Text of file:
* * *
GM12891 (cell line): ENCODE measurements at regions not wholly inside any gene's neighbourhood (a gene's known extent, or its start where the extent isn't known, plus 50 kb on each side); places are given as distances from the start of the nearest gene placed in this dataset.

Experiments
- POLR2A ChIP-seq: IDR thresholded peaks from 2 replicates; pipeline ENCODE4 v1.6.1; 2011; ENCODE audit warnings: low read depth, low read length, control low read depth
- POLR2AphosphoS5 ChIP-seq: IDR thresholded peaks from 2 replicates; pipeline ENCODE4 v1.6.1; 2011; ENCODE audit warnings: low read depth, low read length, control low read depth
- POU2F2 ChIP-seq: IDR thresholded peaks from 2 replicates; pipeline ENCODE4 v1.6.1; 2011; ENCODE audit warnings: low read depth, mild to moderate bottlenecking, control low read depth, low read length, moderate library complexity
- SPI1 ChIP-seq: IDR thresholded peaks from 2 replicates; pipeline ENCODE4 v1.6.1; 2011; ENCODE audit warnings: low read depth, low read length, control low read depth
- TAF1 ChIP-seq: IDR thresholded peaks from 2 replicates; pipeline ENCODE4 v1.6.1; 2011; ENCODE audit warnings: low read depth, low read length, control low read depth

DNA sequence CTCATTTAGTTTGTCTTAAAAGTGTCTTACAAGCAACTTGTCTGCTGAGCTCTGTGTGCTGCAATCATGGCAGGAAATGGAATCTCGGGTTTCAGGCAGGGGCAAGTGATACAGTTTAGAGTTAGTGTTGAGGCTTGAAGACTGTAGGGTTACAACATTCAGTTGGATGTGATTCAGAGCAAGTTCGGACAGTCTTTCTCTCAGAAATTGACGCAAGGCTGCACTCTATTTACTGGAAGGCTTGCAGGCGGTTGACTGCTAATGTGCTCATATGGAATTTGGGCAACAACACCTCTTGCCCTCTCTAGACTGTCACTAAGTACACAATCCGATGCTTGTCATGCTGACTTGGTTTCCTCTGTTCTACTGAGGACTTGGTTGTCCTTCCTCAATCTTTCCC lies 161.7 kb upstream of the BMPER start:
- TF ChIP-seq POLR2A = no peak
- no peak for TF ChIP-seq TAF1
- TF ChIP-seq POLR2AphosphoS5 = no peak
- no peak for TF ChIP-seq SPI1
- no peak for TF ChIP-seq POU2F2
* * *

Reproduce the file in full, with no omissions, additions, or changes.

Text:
GM12891 (cell line): ENCODE measurements at regions not wholly inside any gene's neighbourhood (a gene's known extent, or its start where the extent isn't known, plus 50 kb on each side); places are given as distances from the start of the nearest gene placed in this dataset.

Experiments
- POLR2A ChIP-seq: IDR thresholded peaks from 2 replicates; pipeline ENCODE4 v1.6.1; 2011; ENCODE audit warnings: low read depth, low read length, control low read depth
- POLR2AphosphoS5 ChIP-seq: IDR thresholded peaks from 2 replicates; pipeline ENCODE4 v1.6.1; 2011; ENCODE audit warnings: low read depth, low read length, control low read depth
- POU2F2 ChIP-seq: IDR thresholded peaks from 2 replicates; pipeline ENCODE4 v1.6.1; 2011; ENCODE audit warnings: low read depth, mild to moderate bottlenecking, control low read depth, low read length, moderate library complexity
- SPI1 ChIP-seq: IDR thresholded peaks from 2 replicates; pipeline ENCODE4 v1.6.1; 2011; ENCODE audit warnings: low read depth, low read length, control low read depth
- TAF1 ChIP-seq: IDR thresholded peaks from 2 replicates; pipeline ENCODE4 v1.6.1; 2011; ENCODE audit warnings: low read depth, low read length, control low read depth

DNA sequence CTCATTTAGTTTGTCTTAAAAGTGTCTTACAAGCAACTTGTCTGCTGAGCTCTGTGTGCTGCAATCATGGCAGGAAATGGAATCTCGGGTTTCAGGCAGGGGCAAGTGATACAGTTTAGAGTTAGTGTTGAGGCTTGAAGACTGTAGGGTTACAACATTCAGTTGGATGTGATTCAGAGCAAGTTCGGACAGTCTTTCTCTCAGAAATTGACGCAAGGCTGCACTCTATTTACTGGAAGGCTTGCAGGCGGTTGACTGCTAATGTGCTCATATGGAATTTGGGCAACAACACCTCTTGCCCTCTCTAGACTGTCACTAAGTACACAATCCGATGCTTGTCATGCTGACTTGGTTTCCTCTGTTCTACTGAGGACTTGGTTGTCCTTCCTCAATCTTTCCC lies 161.7 kb upstream of the BMPER start:
- TF ChIP-seq POLR2A = no peak
- no peak for TF ChIP-seq TAF1
- TF ChIP-seq POLR2AphosphoS5 = no peak
- no peak for TF ChIP-seq SPI1
- no peak for TF ChIP-seq POU2F2